All My Puny Sorrows by Miriam Toews

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Review by Victoria Best

At the funeral service of an aunt who has died unexpectedly, our narrator, Yolandi, notices a toddler creep up to the urn on the dias and inspect its contents. Before long, curiosity has gotten the better of the child, and whilst his unnoticing mother delivers a eulogy to the congregation, he sticks a ‘dusty’ hand into the ashes and brings it to his mouth. At this point the child’s father comes to the rescue and the mother finally notices what’s happening, but reassured that all is now under control, she ‘turned calmly back to the microphone and finished her story about Tina and her van and I learned another thing, which is just because someone is eating the ashes of your protagonist doesn’t mean you stop telling the story.’

This is such a good example of the combination of horror and humour, of irreverence for the terrible afflictions of life and simultaneous acceptance of them, that characterises Miriam Toews’ aching but brilliant novel. Based on the story of her own family, All My Puny Sorrows is about two sisters: Elfrieda, or Elf, who is a beautiful, highly talented concert pianist with a loving husband and a devoted agent, and Yolandi, or Yoli, a writer of rodeo-themed YA novels, with two children by two different men, a divorce in process and a strong sense of her own flaws and limitations. Yet it is Elfrieda who wants to die and Yoli who spends most of the novel frantically thinking up ways to keep her alive.

Life on the knife edge is a sort of theme that runs through Yoli’s family, her father having committed suicide when she was young. When her great grandparents were murdered in Russia, her grandfather survived by burying himself in a pile of manure. He then emigrated with many others of his Mennonite community to Canada, where Yoli’s father was born. Yoli looks back on this family history and reflects that ‘suffering, even though it may have happened a long time ago, is something that is passed from one generation to the next, like flexibility or grace or dyslexia.’ The Mennonite community is portrayed as full of disapproval and ruthless crushing of spirits. (Elf in her cheerily subversive adolescent years manages to whip up a hundred signatures on a petition to change their village’s name to Shangri-la by telling them ‘the name was from the Bible and meant a place of no pride’.) Her mother’s response is to become a social worker and then a therapist catering to a ‘steady stream of sad and angry Mennonites’ who came to the house ‘usually in secret because therapy was seen as lower even than bestiality because at least bestiality is somewhat understandable in isolated farming communities.’ And yet what really comes across from Yoli’s family is their wholehearted resistance to seeking help themselves. Her mother’s response to the arrival of the ambulance when a lawnmower accident deprives her of two toes is ‘what on earth are you guys doing here?’ Much more problematic is Elf’s strenuous disgust for the help offered to her:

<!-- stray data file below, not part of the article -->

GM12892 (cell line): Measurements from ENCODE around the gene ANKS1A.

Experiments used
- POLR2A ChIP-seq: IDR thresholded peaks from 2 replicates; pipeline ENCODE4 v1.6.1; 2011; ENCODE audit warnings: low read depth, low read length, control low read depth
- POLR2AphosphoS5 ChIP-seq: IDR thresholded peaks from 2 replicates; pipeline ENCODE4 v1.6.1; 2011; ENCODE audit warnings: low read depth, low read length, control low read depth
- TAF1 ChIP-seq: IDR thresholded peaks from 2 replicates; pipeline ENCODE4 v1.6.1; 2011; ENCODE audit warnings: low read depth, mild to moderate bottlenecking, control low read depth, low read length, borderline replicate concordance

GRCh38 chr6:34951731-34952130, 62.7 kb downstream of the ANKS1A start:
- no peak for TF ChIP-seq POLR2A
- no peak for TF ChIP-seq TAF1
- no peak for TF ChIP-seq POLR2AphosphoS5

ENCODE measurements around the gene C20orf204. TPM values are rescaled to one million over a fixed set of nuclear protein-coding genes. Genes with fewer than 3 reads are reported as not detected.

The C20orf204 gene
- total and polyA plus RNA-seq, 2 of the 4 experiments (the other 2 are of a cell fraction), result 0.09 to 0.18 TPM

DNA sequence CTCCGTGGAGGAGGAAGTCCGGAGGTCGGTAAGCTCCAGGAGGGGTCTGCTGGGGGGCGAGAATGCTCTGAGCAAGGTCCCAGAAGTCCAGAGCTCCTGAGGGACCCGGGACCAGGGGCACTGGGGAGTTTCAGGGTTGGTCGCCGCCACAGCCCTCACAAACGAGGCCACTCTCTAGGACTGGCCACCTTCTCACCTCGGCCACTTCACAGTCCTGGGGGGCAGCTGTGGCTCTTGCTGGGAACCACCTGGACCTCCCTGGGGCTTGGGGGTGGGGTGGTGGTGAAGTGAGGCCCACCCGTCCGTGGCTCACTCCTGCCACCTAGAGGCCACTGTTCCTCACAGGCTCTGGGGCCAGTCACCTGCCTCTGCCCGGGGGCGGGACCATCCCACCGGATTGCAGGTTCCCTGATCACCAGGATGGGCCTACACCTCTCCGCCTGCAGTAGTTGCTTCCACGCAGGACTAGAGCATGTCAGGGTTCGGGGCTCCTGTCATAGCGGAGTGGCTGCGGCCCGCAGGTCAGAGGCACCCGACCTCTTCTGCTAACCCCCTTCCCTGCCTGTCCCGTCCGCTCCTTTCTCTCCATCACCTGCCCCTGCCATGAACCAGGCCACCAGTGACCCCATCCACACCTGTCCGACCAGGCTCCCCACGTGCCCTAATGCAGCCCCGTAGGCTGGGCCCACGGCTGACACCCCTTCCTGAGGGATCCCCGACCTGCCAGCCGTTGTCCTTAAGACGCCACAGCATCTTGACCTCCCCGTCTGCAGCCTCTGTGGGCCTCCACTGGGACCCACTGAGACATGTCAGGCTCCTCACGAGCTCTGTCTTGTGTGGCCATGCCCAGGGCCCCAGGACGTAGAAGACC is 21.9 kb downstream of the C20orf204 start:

Elf was up in arms, gnashing her teeth against the smarmy self-help racket that existed only to sell books and anaesthetize the vulnerable and allow the so-called “helping” profession to bask in self-congratulation for having done what they could. They’d make lists! They’d set goals! They’d encourage their patients to do one “fun” thing a day! 

Elf’s existential despair is far too overwhelming and devastating for such wafer-thin support, and over the course of the novel she will attempt suicide on several occasions. Her emaciated body lies mostly silent and shrouded in a hospital bed, where, to her family’s horror, doctors and nurses treat her like a wilful child. Unwilling to die alone, Elf begs Yoli to take her to Switzerland for an assisted suicide and Yoli wrestles with her own conscience and the dreadful situation they find themselves in, traipsing back and forth to the hospital, exhausted and over-stretched, never sure what Elf will do to herself next.

Pitted against the desperate sadness of this story are three formidable powers. One is the extraordinary humour Miriam Toews manages to find in the bleakest of situations, the other is the matter-of-factness with which Yoli and her family approach the crises they find themselves in (when her father dies they discover seventy dollars on him, ‘and we used the money for Thai takeout because, as my friend Julie says about times like this: You still have to eat.’) Finally, there’s the amazing strength of love that binds Yoli to her family and friends, the tender and loyal community that holds her up in the warmth of a genuine embrace: ‘We’d been through all of this before. We loved each other. We fought for each other. When worlds collapsed, we were buried in the rubble together and when we were dug out of the rubble and rescued, we all celebrated together.’ This is no idle promise, no wishful thinking. Yoli and her mother are up against the worst a family can face, and the only thing that holds them all together and keeps them sane is love. Which they know is far from negligible.

Although this is a tragic story, it is equally full of hope and inspiration, and the ending is exactly right. Stock up with tissues (the happy bits are almost worse than the sad ones for jerking tears) but don’t miss this novel. It is real and true and powerful in the way very little fiction manages to be, and an extraordinary accomplishment.

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Victoria is one of the Shiny editors.

Miriam Toews, All My Puny Sorrows (Faber, 2014), 336 pages.

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